Currently, the Paso Robles plant is permitted to discharge approximately three million gallons of treated effluent into the Salinas River every day. It is a short distance from the discharge plant to the ocean, where the three million gallons of effluent are lost. The new Paso Robles Sanitation Plant should research discharging their three million gallons up the Salinas River so that the discharged effluent can be absorbed into the ground and recharge the water basin. Another viable option, though more expensive, is to treat the effluent to a tertiary level. Tertiary treatment is additional treatment beyond secondary treatment, to which the effluent is already treated. Tertiary treatment can remove more than 99 percent of all the impurities from sewage, producing an effluent that is almost drinking-water quality. If treated to tertiary level, though expensive, this water could be used for crops and irrigation and lessen the demand on the Basin, thus preserving the Basin and protecting the water supply for current and future generations.
According to the California Department of Public Health, regulations are being developed that address groundwater replenishment for aquifers designated as sources of drinking water using recycled water from domestic wastewater sources. In 2011, revised draft regulations were released and workshops were held throughout the state. Once these regulations are adopted, they would replace the existing regulations, which were adopted in 1978. The state is currently developing the remainder of the regulation package. The existing Water Code requires the Department of Public Health to adopt revised groundwater replenishment regulations by December 31, 2013, and regulations for surface water augmentation by December 31, 2016. Nevertheless, proposed projects for groundwater replenishment (and surface water augmentation) continue to move forward. Paso Robles has the opportunity and obligation to protect their valuable water resources.
In fairness, the San Miguel, Shandon and Templeton should join the Paso Robles treatment plant in treating waste water to a level at which it can be reintroduced to the groundwater supply.
Whether recycling water, going to tertiary treatment, or discharging farther up the Salinas River, the possible solutions are expensive, but necessary. The water leaving the North County treatment plants is a resource and should not be literally flushed down the drain.
It Has Proven Necessary to Adjudicate the Basin
Unfortunately the business interests and the urban water users are lining up against each other for access to water. This tension should be avoided as the economic wellbeing of each is inextricably tied to water and to each other. A healthy basin is essential to the continued prosperity and growth of each group. Economic insults to one group will adversely affect the other. This should be addressed through the courts. This will be helpful to the North County to protect and monitor the Basin and the end-users.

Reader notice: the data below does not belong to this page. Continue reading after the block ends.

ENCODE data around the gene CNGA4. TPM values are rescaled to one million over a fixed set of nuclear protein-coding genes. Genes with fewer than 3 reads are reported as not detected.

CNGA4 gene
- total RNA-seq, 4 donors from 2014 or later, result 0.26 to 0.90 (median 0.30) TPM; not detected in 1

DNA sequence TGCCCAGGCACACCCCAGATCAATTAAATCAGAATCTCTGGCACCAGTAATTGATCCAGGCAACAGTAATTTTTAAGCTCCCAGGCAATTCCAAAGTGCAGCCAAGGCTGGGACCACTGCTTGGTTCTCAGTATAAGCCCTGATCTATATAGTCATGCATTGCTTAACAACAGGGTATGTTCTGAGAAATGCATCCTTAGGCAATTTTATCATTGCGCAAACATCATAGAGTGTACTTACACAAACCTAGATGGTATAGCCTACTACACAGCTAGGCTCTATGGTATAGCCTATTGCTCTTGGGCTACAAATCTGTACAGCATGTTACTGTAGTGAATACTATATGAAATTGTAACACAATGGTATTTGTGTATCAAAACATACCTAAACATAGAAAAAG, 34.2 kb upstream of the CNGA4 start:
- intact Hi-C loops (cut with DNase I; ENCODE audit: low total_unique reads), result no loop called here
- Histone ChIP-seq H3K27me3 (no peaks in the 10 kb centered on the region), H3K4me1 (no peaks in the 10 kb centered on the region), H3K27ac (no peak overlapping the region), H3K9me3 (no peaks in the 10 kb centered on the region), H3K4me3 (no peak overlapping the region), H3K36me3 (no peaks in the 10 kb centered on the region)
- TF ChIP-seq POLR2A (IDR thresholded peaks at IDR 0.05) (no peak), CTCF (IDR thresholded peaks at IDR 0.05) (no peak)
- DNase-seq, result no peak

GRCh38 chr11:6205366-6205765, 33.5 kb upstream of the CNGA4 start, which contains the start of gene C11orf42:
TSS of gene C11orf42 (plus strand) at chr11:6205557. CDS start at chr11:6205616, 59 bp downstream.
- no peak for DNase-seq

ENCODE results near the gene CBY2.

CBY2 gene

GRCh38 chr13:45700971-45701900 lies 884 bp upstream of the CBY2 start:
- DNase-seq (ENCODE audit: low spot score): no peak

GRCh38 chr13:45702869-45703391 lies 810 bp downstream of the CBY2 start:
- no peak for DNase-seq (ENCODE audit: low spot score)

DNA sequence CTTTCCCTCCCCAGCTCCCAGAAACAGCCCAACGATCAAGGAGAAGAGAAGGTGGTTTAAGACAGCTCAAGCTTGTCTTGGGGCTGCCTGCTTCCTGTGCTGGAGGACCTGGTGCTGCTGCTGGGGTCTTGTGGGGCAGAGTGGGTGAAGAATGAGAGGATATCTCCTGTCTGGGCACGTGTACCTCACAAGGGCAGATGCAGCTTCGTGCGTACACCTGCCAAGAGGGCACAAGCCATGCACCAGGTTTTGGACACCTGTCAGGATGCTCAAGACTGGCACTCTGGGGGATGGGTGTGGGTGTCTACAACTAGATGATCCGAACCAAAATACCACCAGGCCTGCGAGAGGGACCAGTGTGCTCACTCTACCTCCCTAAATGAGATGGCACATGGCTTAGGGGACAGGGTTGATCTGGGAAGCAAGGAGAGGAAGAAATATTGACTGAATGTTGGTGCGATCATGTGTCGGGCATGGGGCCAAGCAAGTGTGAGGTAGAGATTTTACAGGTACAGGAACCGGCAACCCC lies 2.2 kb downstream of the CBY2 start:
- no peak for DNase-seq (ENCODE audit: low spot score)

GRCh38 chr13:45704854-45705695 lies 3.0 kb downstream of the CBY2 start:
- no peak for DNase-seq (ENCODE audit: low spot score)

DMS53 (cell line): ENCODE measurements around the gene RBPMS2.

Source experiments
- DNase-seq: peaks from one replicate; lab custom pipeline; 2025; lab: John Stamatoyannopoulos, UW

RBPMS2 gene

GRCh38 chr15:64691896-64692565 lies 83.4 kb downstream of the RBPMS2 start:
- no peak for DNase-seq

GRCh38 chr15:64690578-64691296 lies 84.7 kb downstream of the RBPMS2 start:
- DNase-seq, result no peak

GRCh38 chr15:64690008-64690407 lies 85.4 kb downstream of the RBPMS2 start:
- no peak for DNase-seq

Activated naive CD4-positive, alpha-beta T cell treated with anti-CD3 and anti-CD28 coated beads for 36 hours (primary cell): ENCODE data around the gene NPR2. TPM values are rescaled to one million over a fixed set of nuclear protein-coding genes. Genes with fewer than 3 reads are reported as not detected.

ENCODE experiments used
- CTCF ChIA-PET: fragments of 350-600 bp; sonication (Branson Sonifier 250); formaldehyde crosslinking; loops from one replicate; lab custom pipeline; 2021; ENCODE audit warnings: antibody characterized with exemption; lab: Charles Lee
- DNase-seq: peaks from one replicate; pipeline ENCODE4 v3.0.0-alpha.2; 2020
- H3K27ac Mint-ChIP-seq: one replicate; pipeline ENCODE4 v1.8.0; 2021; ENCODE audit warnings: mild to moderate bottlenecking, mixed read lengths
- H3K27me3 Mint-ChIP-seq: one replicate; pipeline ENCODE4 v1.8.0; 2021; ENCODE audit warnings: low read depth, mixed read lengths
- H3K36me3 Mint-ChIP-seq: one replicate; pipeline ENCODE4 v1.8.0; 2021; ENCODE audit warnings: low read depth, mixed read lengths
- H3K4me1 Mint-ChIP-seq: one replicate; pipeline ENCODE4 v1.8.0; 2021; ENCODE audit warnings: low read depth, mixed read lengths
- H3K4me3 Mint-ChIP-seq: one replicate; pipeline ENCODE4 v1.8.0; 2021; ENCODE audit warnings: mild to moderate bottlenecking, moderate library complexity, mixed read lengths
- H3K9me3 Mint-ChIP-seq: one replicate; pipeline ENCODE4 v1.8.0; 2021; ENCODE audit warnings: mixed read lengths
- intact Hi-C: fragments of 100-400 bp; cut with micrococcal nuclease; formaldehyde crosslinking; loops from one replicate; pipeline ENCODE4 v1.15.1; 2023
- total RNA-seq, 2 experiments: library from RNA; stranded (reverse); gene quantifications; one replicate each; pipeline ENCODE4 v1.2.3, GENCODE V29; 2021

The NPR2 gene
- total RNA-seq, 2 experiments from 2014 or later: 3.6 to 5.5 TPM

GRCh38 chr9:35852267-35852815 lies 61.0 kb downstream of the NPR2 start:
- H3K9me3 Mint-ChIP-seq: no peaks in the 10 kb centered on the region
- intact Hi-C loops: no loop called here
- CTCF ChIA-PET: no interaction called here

Adjudication will mean that the amount of water that can be extracted is defined by court order or stipulation. In basins where each landowner’s right has been defined, groundwater may be managed by agencies that obtain their authority from the Water Code. Depending upon the situation, there may be significant, little or no management.
Not surprisingly, adjudication is an expensive and lengthy process. For example, in South San Luis Obispo County, the Northern Cities Management entered into a stipulated agreement in 2002, after years of litigation. This group continues to issue annual monitoring reports and local elected officials participate in its management and operation. This group provides valuable information to the public and member agencies regarding land and water uses in the basin, the sources of supply to meet those uses and the ground water conditions. Given the large number urban and agricultural users, as well as the basin’s inability to meet the current and foreseeable demand, self-regulation by the users is not proving to be a viable option. The expense to the Pismo Beach, Grover Beach, Arroyo Grande, Nipomo, Oceano, and Santa Maria has reached $20 Million in14 years.
Without court supervision, there may be no remedy for those who wells run dry.
There are no easy answers. Solutions are costly. Economic vitality is at stake. Even if we sustain above-average rainfall for several years in a row, the Paso Robles Basin will not be restored to full health; the problems being experienced right now will be repeated, over and over. Rather than just viewing the condition of the water basin as a tension between commercial and urban interests, we must learn to see it as a problem of supply and demand. There is a deficit. When the Federal Government has a deficit, the Treasury can print more money. We do not have the ability to make more water fall from the sky. This means that we, as a regional community, have to use our resources more wisely and utilize resources that we already have for new purposes. It will be expensive. Funding these projects will cost money and political capital. Failure to do so will cost much more.
Matthew Guerrero is an Attorney at Law and is also the Board Chair of South San Luis Obispo Sanitation District